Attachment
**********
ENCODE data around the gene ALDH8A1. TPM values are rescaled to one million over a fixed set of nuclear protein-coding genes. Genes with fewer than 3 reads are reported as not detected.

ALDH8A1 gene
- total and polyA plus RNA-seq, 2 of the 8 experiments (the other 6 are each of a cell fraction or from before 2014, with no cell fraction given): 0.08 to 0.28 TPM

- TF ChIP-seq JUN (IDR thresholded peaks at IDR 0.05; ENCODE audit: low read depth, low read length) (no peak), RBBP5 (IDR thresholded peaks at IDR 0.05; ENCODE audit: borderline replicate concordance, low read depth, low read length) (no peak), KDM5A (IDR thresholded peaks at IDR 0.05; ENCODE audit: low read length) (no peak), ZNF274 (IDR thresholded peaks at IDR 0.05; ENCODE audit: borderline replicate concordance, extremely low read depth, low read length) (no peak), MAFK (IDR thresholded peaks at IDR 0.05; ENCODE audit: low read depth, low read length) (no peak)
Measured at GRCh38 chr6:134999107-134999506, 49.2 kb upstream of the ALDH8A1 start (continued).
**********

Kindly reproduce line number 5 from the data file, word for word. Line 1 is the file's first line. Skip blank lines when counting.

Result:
Measured at GRCh38 chr6:134999107-134999506, 49.2 kb upstream of the ALDH8A1 start (continued).